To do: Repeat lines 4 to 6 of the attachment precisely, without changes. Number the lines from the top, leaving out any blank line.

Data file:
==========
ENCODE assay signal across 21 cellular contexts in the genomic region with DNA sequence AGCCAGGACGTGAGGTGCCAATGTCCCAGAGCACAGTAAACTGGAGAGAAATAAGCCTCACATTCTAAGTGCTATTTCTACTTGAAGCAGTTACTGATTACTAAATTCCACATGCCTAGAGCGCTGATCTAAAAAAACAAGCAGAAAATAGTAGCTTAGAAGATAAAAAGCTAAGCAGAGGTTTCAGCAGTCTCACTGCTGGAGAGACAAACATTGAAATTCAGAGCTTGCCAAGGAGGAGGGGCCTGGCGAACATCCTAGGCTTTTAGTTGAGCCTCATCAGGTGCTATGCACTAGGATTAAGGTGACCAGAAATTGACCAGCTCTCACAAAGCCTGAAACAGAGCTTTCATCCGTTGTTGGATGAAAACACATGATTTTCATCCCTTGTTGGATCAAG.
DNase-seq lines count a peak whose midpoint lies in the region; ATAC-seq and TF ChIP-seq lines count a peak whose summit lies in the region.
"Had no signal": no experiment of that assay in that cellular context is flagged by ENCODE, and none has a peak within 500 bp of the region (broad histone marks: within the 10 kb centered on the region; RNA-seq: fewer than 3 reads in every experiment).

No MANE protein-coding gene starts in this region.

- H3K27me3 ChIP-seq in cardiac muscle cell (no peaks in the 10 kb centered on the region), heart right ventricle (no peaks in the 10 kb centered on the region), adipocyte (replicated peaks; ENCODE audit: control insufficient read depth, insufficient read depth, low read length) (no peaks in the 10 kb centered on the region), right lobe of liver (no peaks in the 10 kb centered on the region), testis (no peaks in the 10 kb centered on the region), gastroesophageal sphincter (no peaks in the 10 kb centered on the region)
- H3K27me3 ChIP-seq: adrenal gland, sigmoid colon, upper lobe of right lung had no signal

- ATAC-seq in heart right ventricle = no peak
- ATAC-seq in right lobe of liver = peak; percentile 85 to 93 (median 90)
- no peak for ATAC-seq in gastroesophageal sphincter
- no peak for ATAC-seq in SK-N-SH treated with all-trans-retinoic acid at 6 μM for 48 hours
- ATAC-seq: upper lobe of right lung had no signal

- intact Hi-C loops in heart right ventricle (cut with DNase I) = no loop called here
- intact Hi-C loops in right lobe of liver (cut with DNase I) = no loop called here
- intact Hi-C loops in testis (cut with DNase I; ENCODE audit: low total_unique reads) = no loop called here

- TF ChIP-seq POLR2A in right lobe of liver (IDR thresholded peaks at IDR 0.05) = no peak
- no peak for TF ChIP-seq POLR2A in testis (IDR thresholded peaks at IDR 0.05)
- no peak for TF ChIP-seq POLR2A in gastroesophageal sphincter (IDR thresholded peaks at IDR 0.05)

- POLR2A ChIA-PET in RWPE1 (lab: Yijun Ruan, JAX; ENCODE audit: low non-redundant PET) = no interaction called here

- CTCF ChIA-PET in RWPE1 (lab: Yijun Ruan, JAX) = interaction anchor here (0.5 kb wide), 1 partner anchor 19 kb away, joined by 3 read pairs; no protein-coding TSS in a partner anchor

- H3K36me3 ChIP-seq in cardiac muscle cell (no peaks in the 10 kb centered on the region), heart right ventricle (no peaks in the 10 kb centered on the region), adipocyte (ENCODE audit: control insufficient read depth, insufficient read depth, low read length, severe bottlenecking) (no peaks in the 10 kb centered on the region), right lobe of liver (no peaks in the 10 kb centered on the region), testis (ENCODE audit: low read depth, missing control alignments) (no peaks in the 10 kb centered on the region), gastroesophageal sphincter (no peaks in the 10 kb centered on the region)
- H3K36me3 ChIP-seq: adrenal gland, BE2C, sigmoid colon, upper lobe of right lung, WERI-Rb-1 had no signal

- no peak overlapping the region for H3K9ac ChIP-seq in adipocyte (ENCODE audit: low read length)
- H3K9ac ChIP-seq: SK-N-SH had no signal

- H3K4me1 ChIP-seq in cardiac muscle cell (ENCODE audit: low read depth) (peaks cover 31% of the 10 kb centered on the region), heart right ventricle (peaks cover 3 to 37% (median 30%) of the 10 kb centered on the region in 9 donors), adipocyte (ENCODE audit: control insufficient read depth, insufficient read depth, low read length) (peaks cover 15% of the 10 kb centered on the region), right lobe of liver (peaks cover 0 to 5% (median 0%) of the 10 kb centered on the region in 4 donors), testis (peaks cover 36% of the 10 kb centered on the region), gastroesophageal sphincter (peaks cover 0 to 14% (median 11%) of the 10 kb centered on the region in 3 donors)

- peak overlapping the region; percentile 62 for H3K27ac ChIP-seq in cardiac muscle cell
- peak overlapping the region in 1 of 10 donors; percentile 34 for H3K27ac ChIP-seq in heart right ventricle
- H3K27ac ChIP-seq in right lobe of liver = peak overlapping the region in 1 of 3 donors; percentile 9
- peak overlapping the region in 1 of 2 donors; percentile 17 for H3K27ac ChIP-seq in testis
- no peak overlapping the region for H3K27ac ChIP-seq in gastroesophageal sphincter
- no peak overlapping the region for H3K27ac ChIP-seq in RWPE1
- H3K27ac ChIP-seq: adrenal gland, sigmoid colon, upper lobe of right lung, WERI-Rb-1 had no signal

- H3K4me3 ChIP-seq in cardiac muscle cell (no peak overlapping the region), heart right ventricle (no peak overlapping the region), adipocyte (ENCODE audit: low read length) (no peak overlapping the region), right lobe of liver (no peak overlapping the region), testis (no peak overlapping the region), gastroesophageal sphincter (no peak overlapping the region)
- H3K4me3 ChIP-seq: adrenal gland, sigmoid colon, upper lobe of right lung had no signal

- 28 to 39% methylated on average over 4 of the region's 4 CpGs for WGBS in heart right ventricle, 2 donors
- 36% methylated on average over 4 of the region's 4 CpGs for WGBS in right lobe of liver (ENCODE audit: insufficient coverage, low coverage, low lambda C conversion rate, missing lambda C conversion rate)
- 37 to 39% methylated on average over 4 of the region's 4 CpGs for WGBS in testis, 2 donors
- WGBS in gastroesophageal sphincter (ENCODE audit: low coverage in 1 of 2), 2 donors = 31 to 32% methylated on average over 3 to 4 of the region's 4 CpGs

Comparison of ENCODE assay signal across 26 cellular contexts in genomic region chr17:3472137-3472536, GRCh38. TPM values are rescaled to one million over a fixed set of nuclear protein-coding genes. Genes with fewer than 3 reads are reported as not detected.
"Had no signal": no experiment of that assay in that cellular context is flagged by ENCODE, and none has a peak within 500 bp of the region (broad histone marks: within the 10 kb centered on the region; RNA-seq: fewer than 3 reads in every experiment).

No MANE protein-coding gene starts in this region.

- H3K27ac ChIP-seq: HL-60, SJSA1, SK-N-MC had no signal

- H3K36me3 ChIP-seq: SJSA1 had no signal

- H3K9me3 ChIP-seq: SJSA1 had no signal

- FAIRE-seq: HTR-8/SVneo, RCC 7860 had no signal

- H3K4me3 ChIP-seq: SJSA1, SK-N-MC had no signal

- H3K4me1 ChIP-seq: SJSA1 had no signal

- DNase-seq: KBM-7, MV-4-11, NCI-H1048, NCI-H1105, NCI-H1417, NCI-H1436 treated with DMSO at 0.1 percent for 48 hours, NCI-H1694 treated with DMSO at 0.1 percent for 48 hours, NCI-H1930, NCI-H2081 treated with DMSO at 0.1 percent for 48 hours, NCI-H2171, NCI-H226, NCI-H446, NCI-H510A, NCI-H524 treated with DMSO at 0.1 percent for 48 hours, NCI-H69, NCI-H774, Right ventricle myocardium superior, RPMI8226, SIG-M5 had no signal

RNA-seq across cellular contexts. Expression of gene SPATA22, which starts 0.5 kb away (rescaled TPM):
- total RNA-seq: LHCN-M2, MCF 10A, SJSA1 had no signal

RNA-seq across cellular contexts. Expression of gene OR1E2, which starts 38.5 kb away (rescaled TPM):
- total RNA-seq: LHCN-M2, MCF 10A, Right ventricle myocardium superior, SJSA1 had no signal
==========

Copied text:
No MANE protein-coding gene starts in this region.

- H3K27me3 ChIP-seq in cardiac muscle cell (no peaks in the 10 kb centered on the region), heart right ventricle (no peaks in the 10 kb centered on the region), adipocyte (replicated peaks; ENCODE audit: control insufficient read depth, insufficient read depth, low read length) (no peaks in the 10 kb centered on the region), right lobe of liver (no peaks in the 10 kb centered on the region), testis (no peaks in the 10 kb centered on the region), gastroesophageal sphincter (no peaks in the 10 kb centered on the region)
- H3K27me3 ChIP-seq: adrenal gland, sigmoid colon, upper lobe of right lung had no signal